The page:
Visit Blog

Explore Tumblr blogs with no restrictions, modern design and the best experience.

Fun Fact

Tumblr paired up with Humans of New York to raise money for Hurricane Sandy relief.

Trending Blogs

I promised myself that I’d revisit the research screen to hook up the inventory to the storage panel - now the panel in the top right actually tells you how many items you have in your ship’s storage, changes colour to red if you don’t have enough, and stops you from starting the research! I accept the research here anyway, but that’s because I disabled the item check - you won’t be able to do that in the real game! You will, however, be able to start the research without the required amount of data and collect that while it’s churning away. Progress will just halt if there’s nothing coming in.

You can also see in the bottom right panel, once the research has started, the bar scrolls through the various items’ icons you’ve put into the research as it processes them one by one.

Finally, before, on the research acceptance screen, I didn’t have any prompt and you’d have to know to press accept/cancel to exit the screen but now I’ve also put a yes/no selection in there just to make it super clear! 

Oh yeah, I also fixed those equipment issues I was having - you can’t equip rocks to your robots anymore :/

Next time on the blog: more procrastination instead of doing UI design

27 notes · See All

New indie RPG Protype Reindeer Story

Hey there!

I’m working a concept for a brand new RPG. Currently called “Reindeer Story”!

My plan is to make an RPG with turn based battle elements but also action in the overworld quite similar to Mario & Luigi or Paper Mario. But with some systems inspired by Undertale & Deltarune

At this moment it’s just a prototype. There’s short explanation in the attached video, hope you can put up with my voice for 40 seconds.


1 notes · See All

So today I wanted to get an arrow drawing script working, and you can see it demoed above. For this script, you specify the initial direction of the starting arrow, and a flag that specifies if you want the second arrow to be able to flip directions. I cycle through all combinations of directions and flip flags in the gif.

If flipping is allowed, when the coordinates of the second arrow are higher than the first, the arrow changes direction. If not, then the x,y coordinates of both arrows are flipped to maintain the same direction.

The script to generate this is pretty simple though there’s a lot of multiplication by negative 1 depending on various conditions. I also made the arrow head variable in size, with it shrinking as it gets closer to the perpendicular joining line. Obviously, the arrow doesn’t need to shrink if it never approaches the line, like when the arrowhead flipping is disabled.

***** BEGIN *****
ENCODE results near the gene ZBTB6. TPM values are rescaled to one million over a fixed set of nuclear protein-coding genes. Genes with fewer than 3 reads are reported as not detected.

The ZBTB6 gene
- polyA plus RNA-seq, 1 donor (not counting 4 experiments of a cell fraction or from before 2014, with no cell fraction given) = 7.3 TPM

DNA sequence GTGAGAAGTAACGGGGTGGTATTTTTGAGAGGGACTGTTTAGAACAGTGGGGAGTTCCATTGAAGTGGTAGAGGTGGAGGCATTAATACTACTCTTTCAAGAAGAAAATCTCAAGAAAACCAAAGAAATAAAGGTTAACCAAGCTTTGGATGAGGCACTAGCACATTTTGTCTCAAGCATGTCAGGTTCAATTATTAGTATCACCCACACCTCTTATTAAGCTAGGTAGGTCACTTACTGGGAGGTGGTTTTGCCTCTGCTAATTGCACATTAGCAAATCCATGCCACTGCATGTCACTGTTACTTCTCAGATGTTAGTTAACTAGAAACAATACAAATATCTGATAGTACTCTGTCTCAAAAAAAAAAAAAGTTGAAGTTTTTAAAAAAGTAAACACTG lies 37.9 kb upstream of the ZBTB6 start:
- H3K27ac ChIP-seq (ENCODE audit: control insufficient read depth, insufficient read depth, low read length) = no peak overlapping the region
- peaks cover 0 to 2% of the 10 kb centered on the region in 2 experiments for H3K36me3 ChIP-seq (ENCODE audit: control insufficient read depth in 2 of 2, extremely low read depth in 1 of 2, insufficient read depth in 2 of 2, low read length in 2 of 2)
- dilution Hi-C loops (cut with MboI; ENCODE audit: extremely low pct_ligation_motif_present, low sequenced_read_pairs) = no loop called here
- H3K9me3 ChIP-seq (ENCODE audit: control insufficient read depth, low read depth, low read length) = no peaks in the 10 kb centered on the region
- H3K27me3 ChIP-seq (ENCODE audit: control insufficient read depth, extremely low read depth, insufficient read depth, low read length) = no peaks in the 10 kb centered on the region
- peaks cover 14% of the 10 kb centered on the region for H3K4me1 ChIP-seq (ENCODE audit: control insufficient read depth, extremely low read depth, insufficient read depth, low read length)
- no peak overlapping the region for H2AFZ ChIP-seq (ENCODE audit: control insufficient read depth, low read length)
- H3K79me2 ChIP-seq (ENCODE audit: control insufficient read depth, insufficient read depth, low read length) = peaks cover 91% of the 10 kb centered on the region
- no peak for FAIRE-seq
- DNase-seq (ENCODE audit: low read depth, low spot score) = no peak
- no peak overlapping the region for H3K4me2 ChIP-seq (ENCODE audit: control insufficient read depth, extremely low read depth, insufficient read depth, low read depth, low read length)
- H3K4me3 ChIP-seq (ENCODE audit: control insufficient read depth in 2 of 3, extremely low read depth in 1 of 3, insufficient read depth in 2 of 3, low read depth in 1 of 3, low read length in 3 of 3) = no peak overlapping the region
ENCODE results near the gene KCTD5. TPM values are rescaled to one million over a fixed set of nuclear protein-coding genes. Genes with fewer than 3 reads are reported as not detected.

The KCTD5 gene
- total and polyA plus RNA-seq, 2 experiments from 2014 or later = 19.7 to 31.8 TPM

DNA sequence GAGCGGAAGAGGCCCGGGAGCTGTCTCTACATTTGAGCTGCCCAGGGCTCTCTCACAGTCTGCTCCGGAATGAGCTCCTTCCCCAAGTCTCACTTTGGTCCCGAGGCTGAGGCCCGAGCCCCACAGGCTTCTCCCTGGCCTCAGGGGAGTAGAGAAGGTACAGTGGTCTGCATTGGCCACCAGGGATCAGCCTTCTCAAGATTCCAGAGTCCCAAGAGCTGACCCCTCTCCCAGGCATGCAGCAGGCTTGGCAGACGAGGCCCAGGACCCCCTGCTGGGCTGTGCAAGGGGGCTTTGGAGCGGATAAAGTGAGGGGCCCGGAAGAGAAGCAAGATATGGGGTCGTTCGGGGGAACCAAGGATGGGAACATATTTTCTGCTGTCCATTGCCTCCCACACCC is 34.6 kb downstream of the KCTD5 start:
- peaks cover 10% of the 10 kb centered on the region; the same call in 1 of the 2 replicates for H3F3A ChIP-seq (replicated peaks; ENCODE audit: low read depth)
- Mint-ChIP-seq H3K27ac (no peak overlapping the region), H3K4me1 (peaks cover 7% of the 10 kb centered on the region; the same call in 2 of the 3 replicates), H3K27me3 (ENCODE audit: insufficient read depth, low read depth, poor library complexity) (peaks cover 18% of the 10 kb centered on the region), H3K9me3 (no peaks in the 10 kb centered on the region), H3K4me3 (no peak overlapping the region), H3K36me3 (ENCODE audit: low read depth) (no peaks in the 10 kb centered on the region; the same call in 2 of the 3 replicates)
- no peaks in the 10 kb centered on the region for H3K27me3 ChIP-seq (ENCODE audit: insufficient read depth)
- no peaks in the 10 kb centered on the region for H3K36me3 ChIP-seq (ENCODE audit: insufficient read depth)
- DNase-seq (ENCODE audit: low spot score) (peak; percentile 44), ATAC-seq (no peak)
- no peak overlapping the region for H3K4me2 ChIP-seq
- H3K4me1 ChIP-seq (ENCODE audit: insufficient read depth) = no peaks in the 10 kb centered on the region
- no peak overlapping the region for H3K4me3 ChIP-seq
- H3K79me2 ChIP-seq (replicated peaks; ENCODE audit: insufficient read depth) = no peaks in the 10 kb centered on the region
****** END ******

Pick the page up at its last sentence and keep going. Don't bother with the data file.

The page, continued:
This script will be used when selecting your party members, to show which slots are going to be swapped. It’ll also be used to show when you’re taking an AI out of storage!

25 notes · See All

I’m writing this little dev-log more for my sake than anybody else’s. My current project is a 2d platformer where you carry around a physics based plant that you can throw around and the issue I’m running into now is that both the micro and macro structure of the game (levels and story) are poorly defined. To illustrate, I’ll run through my current design process:

When I first thought of this game, I could clearly envision the core mechanic. It popped into my head after I heard the theme of one of the Ludum Dare jams which was ‘Keep It Alive’. So I pictured a little platforming character holding an oversized plant pot above their head and I immediately started programming.

After a day, everything was in place and I started throwing it around… and it was pretty fun! However, I thought I could improve on this by adding a secondary mechanic. So I gave the player the ability to teleport to the plant once they had thrown it. The best video game analogy for this is that it felt sort of like an overpowered ender pearl from Minecraft.

Yet despite the saying that games should be fun in an empty room (which my game was), it was definitely less fun without levels. But the problem was the the core mechanic didn’t lend itself to any particular level design. I’ll outline the problem. The core platforming mechanics are solid and fun, but you can’t really go anywhere just using those because whenever you pressed ‘space’ you would immediately teleport to the plant so all of your movement was made by throwing. However, the throwing was very difficult to get the hang of, as the developer I had mastered it but the few playtesters I got said it was nearly impossible to complete even the tutorial. So I was in a cheap pizza situation. I had tried the cheapest pizza available and liked it (no teleporting) but I had experimented with the more expensive pizza (teleporting) and thought it was much better but I couldn’t keep it forever.